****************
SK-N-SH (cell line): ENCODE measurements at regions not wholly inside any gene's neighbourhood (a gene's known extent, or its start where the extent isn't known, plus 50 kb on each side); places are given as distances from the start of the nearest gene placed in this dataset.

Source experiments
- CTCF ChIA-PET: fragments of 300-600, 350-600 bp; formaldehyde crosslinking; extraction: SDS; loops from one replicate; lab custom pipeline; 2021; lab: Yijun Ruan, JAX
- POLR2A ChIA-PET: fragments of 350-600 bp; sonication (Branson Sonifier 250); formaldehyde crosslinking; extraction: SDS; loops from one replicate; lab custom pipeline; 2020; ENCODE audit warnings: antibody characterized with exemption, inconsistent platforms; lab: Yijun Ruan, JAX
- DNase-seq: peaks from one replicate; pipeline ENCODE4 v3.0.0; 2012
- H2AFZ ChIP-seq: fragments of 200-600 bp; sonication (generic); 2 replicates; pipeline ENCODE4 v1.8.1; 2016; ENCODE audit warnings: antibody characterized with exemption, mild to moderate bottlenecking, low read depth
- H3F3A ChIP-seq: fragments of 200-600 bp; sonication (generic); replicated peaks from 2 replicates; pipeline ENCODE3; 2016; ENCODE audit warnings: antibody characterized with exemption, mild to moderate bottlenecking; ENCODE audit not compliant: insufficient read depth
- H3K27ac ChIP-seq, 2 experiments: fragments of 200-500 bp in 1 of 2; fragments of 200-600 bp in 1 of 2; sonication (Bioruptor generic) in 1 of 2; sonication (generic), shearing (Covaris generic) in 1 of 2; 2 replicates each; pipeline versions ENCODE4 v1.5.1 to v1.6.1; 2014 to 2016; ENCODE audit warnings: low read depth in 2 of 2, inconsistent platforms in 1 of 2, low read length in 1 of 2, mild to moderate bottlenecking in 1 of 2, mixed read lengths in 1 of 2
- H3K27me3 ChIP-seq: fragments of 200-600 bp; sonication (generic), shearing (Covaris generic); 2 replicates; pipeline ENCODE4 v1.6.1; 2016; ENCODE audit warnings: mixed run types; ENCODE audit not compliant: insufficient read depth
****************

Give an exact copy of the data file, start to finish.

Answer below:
SK-N-SH (cell line): ENCODE measurements at regions not wholly inside any gene's neighbourhood (a gene's known extent, or its start where the extent isn't known, plus 50 kb on each side); places are given as distances from the start of the nearest gene placed in this dataset.

Source experiments
- CTCF ChIA-PET: fragments of 300-600, 350-600 bp; formaldehyde crosslinking; extraction: SDS; loops from one replicate; lab custom pipeline; 2021; lab: Yijun Ruan, JAX
- POLR2A ChIA-PET: fragments of 350-600 bp; sonication (Branson Sonifier 250); formaldehyde crosslinking; extraction: SDS; loops from one replicate; lab custom pipeline; 2020; ENCODE audit warnings: antibody characterized with exemption, inconsistent platforms; lab: Yijun Ruan, JAX
- DNase-seq: peaks from one replicate; pipeline ENCODE4 v3.0.0; 2012
- H2AFZ ChIP-seq: fragments of 200-600 bp; sonication (generic); 2 replicates; pipeline ENCODE4 v1.8.1; 2016; ENCODE audit warnings: antibody characterized with exemption, mild to moderate bottlenecking, low read depth
- H3F3A ChIP-seq: fragments of 200-600 bp; sonication (generic); replicated peaks from 2 replicates; pipeline ENCODE3; 2016; ENCODE audit warnings: antibody characterized with exemption, mild to moderate bottlenecking; ENCODE audit not compliant: insufficient read depth
- H3K27ac ChIP-seq, 2 experiments: fragments of 200-500 bp in 1 of 2; fragments of 200-600 bp in 1 of 2; sonication (Bioruptor generic) in 1 of 2; sonication (generic), shearing (Covaris generic) in 1 of 2; 2 replicates each; pipeline versions ENCODE4 v1.5.1 to v1.6.1; 2014 to 2016; ENCODE audit warnings: low read depth in 2 of 2, inconsistent platforms in 1 of 2, low read length in 1 of 2, mild to moderate bottlenecking in 1 of 2, mixed read lengths in 1 of 2
- H3K27me3 ChIP-seq: fragments of 200-600 bp; sonication (generic), shearing (Covaris generic); 2 replicates; pipeline ENCODE4 v1.6.1; 2016; ENCODE audit warnings: mixed run types; ENCODE audit not compliant: insufficient read depth